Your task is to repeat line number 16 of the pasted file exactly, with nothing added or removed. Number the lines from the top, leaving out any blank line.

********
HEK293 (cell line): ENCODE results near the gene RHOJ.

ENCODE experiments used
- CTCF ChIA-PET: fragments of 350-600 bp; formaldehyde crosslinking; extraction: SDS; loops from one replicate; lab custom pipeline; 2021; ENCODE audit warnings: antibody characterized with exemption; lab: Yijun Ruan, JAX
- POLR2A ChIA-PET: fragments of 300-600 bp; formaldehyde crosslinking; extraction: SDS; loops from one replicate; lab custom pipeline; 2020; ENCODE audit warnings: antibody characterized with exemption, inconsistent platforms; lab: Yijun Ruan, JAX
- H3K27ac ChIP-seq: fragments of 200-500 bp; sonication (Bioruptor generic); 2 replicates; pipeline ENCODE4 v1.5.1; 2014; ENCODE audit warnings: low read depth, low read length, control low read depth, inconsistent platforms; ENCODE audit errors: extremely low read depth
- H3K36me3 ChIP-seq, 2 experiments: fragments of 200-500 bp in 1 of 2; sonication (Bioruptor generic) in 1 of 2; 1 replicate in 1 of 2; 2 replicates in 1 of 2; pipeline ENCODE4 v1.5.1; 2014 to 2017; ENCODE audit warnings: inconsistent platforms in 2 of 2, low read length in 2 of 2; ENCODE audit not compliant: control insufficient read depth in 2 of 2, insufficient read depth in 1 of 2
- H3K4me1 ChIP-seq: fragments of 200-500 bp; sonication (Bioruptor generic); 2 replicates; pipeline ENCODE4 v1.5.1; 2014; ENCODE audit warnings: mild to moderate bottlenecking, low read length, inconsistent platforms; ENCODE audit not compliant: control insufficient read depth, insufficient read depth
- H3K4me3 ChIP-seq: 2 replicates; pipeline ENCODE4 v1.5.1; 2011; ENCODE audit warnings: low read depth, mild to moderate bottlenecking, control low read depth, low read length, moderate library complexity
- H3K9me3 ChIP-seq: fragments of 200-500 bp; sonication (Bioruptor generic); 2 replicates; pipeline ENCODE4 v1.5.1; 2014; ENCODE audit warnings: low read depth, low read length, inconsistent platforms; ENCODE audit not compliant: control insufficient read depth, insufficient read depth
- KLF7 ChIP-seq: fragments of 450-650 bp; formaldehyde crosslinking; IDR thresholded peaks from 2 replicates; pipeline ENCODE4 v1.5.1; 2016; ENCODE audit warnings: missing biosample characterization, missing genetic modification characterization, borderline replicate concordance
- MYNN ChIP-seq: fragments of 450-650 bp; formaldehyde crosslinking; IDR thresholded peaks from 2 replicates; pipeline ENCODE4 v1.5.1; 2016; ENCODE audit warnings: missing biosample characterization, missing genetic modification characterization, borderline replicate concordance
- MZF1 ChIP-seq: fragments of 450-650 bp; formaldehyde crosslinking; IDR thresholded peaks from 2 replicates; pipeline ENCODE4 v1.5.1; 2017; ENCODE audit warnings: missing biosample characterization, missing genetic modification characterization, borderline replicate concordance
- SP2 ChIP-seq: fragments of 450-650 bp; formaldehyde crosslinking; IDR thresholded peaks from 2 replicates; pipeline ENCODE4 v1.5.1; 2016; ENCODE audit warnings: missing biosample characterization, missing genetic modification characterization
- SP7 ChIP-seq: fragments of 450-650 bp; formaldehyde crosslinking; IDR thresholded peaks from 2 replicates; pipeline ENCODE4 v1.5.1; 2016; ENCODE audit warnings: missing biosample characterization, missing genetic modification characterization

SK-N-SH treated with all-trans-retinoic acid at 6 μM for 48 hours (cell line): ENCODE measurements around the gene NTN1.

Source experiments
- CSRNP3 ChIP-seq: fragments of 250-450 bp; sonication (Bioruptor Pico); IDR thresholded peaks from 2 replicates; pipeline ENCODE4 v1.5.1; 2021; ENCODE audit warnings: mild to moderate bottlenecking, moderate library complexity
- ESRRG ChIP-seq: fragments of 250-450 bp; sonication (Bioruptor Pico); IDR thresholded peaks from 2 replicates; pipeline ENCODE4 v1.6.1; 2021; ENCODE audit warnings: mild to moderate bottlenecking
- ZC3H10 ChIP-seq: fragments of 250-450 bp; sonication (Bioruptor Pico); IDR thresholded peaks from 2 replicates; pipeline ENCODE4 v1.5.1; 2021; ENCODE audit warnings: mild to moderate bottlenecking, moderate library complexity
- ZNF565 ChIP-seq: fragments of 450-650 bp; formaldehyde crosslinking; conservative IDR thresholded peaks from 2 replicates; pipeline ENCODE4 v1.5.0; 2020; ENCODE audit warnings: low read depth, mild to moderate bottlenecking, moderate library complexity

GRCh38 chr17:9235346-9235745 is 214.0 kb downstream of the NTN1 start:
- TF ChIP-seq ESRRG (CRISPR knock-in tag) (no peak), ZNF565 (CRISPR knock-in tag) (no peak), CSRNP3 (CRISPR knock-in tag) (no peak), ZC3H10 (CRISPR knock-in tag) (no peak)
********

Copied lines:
Source experiments